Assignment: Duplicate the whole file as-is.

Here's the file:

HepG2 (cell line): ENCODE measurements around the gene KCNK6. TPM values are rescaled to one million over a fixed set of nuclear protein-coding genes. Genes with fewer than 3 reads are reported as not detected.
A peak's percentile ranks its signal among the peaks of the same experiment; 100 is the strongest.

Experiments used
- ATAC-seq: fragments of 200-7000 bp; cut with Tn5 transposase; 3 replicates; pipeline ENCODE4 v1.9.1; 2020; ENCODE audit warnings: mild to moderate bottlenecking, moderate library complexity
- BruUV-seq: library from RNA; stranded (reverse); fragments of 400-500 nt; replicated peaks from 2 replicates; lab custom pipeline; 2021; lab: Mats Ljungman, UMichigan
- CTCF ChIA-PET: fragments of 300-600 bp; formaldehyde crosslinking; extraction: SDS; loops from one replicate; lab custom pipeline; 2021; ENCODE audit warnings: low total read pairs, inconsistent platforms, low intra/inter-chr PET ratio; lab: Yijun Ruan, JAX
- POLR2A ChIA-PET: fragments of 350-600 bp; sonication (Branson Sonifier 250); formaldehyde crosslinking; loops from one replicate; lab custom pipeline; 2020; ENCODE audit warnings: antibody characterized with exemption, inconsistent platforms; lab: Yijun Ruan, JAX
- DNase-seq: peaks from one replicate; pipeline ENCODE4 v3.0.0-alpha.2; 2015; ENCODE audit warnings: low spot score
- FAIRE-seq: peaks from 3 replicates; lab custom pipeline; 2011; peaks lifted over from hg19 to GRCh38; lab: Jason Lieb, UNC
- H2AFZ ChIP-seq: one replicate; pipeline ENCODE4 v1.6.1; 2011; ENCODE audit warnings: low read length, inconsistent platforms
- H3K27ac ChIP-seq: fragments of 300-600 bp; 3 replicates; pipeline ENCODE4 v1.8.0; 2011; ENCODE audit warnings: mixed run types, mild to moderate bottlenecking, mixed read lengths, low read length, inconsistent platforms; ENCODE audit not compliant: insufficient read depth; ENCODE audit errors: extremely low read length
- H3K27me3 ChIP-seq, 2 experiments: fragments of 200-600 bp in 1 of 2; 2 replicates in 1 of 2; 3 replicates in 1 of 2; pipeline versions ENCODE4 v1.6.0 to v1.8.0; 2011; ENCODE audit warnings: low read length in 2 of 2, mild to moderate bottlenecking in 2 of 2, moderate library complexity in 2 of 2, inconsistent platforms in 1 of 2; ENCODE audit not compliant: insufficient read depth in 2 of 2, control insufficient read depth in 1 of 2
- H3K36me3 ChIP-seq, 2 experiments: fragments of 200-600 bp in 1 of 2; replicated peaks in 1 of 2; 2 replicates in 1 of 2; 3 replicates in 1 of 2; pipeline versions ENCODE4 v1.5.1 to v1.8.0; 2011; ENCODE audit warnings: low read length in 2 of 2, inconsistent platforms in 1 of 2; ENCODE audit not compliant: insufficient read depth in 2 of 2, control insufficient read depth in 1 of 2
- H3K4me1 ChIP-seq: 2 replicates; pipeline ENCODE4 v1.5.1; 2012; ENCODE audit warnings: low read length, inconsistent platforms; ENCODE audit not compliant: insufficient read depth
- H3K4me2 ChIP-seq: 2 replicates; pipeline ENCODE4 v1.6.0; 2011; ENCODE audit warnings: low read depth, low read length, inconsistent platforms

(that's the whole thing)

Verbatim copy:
HepG2 (cell line): ENCODE measurements around the gene KCNK6. TPM values are rescaled to one million over a fixed set of nuclear protein-coding genes. Genes with fewer than 3 reads are reported as not detected.
A peak's percentile ranks its signal among the peaks of the same experiment; 100 is the strongest.

Experiments used
- ATAC-seq: fragments of 200-7000 bp; cut with Tn5 transposase; 3 replicates; pipeline ENCODE4 v1.9.1; 2020; ENCODE audit warnings: mild to moderate bottlenecking, moderate library complexity
- BruUV-seq: library from RNA; stranded (reverse); fragments of 400-500 nt; replicated peaks from 2 replicates; lab custom pipeline; 2021; lab: Mats Ljungman, UMichigan
- CTCF ChIA-PET: fragments of 300-600 bp; formaldehyde crosslinking; extraction: SDS; loops from one replicate; lab custom pipeline; 2021; ENCODE audit warnings: low total read pairs, inconsistent platforms, low intra/inter-chr PET ratio; lab: Yijun Ruan, JAX
- POLR2A ChIA-PET: fragments of 350-600 bp; sonication (Branson Sonifier 250); formaldehyde crosslinking; loops from one replicate; lab custom pipeline; 2020; ENCODE audit warnings: antibody characterized with exemption, inconsistent platforms; lab: Yijun Ruan, JAX
- DNase-seq: peaks from one replicate; pipeline ENCODE4 v3.0.0-alpha.2; 2015; ENCODE audit warnings: low spot score
- FAIRE-seq: peaks from 3 replicates; lab custom pipeline; 2011; peaks lifted over from hg19 to GRCh38; lab: Jason Lieb, UNC
- H2AFZ ChIP-seq: one replicate; pipeline ENCODE4 v1.6.1; 2011; ENCODE audit warnings: low read length, inconsistent platforms
- H3K27ac ChIP-seq: fragments of 300-600 bp; 3 replicates; pipeline ENCODE4 v1.8.0; 2011; ENCODE audit warnings: mixed run types, mild to moderate bottlenecking, mixed read lengths, low read length, inconsistent platforms; ENCODE audit not compliant: insufficient read depth; ENCODE audit errors: extremely low read length
- H3K27me3 ChIP-seq, 2 experiments: fragments of 200-600 bp in 1 of 2; 2 replicates in 1 of 2; 3 replicates in 1 of 2; pipeline versions ENCODE4 v1.6.0 to v1.8.0; 2011; ENCODE audit warnings: low read length in 2 of 2, mild to moderate bottlenecking in 2 of 2, moderate library complexity in 2 of 2, inconsistent platforms in 1 of 2; ENCODE audit not compliant: insufficient read depth in 2 of 2, control insufficient read depth in 1 of 2
- H3K36me3 ChIP-seq, 2 experiments: fragments of 200-600 bp in 1 of 2; replicated peaks in 1 of 2; 2 replicates in 1 of 2; 3 replicates in 1 of 2; pipeline versions ENCODE4 v1.5.1 to v1.8.0; 2011; ENCODE audit warnings: low read length in 2 of 2, inconsistent platforms in 1 of 2; ENCODE audit not compliant: insufficient read depth in 2 of 2, control insufficient read depth in 1 of 2
- H3K4me1 ChIP-seq: 2 replicates; pipeline ENCODE4 v1.5.1; 2012; ENCODE audit warnings: low read length, inconsistent platforms; ENCODE audit not compliant: insufficient read depth
- H3K4me2 ChIP-seq: 2 replicates; pipeline ENCODE4 v1.6.0; 2011; ENCODE audit warnings: low read depth, low read length, inconsistent platforms